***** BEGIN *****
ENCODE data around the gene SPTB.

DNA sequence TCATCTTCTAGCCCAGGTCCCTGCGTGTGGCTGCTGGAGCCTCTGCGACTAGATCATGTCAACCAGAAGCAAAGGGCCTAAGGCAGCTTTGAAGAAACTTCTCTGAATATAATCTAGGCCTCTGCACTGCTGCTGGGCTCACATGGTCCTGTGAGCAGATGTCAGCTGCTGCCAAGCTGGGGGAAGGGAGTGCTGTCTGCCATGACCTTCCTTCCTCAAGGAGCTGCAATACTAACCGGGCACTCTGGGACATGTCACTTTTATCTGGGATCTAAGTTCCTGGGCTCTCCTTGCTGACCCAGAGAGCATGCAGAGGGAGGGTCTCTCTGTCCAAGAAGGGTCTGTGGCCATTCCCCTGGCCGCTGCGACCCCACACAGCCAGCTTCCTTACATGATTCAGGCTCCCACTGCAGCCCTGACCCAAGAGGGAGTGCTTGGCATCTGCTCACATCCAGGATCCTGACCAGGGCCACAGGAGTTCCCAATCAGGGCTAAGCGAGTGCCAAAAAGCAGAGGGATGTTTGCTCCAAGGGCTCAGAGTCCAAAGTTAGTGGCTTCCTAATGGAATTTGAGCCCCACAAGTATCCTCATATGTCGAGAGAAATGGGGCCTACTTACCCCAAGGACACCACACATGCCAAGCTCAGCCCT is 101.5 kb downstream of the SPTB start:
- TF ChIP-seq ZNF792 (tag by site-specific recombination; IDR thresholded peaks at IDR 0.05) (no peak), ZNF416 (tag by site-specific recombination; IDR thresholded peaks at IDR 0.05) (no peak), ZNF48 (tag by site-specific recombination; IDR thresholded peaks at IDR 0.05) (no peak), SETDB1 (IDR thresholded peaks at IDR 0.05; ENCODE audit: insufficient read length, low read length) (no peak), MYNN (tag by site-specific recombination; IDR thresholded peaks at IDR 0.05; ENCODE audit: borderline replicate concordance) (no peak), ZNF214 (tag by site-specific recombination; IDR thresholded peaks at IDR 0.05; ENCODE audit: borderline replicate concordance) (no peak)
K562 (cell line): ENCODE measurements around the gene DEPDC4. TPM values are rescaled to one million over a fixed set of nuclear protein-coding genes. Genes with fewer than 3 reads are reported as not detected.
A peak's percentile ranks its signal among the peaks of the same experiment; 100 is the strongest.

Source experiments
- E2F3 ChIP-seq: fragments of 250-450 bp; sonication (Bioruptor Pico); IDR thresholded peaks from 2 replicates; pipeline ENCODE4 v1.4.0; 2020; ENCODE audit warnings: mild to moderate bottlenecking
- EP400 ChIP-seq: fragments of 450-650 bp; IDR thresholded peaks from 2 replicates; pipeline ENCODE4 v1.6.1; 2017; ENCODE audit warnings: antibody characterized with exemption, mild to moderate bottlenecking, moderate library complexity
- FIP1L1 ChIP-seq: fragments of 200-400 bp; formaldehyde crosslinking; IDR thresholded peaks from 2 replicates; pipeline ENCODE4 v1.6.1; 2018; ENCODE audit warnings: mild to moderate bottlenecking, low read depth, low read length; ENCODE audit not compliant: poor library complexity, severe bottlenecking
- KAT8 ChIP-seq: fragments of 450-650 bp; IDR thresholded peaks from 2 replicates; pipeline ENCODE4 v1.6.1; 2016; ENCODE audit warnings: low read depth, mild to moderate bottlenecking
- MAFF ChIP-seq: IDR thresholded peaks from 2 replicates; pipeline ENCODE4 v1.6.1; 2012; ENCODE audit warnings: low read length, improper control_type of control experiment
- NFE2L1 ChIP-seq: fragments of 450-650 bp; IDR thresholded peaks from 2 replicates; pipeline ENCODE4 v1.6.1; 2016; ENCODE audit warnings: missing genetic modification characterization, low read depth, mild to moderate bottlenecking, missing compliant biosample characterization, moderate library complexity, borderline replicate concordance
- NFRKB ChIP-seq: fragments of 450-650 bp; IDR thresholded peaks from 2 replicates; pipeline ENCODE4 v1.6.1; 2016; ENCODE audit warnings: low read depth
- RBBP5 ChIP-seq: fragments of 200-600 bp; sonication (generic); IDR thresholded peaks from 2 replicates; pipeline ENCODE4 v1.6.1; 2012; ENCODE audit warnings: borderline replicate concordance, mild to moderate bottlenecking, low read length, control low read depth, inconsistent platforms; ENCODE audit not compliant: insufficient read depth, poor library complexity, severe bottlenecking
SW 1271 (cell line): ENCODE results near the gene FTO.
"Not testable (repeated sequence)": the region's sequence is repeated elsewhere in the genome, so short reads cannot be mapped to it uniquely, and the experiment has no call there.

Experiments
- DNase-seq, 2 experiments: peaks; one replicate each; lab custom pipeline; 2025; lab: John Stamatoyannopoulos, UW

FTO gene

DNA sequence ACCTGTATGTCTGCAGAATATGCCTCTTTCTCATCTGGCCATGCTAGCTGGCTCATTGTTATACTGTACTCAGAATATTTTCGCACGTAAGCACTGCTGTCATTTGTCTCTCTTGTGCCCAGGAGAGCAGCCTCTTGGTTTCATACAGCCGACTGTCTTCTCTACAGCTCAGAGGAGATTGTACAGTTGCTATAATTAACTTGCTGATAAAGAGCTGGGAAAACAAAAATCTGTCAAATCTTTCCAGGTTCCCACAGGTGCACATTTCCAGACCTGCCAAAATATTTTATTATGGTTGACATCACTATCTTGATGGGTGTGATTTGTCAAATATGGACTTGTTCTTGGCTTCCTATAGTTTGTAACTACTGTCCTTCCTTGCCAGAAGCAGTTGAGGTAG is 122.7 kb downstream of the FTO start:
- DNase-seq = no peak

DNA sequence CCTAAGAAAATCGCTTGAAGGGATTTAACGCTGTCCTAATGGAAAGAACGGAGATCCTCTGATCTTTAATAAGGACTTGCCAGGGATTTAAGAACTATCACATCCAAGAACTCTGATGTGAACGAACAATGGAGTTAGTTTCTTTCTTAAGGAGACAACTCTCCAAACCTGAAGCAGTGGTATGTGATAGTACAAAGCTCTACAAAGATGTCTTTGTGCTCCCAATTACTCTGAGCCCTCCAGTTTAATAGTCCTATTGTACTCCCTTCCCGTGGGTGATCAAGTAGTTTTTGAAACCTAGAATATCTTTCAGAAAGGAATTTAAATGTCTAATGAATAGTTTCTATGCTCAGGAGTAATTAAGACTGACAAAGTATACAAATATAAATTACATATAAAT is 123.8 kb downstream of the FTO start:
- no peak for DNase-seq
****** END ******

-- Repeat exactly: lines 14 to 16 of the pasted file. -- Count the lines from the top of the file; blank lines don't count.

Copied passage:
- RBBP5 ChIP-seq: fragments of 200-600 bp; sonication (generic); IDR thresholded peaks from 2 replicates; pipeline ENCODE4 v1.6.1; 2012; ENCODE audit warnings: borderline replicate concordance, mild to moderate bottlenecking, low read length, control low read depth, inconsistent platforms; ENCODE audit not compliant: insufficient read depth, poor library complexity, severe bottlenecking
SW 1271 (cell line): ENCODE results near the gene FTO.
"Not testable (repeated sequence)": the region's sequence is repeated elsewhere in the genome, so short reads cannot be mapped to it uniquely, and the experiment has no call there.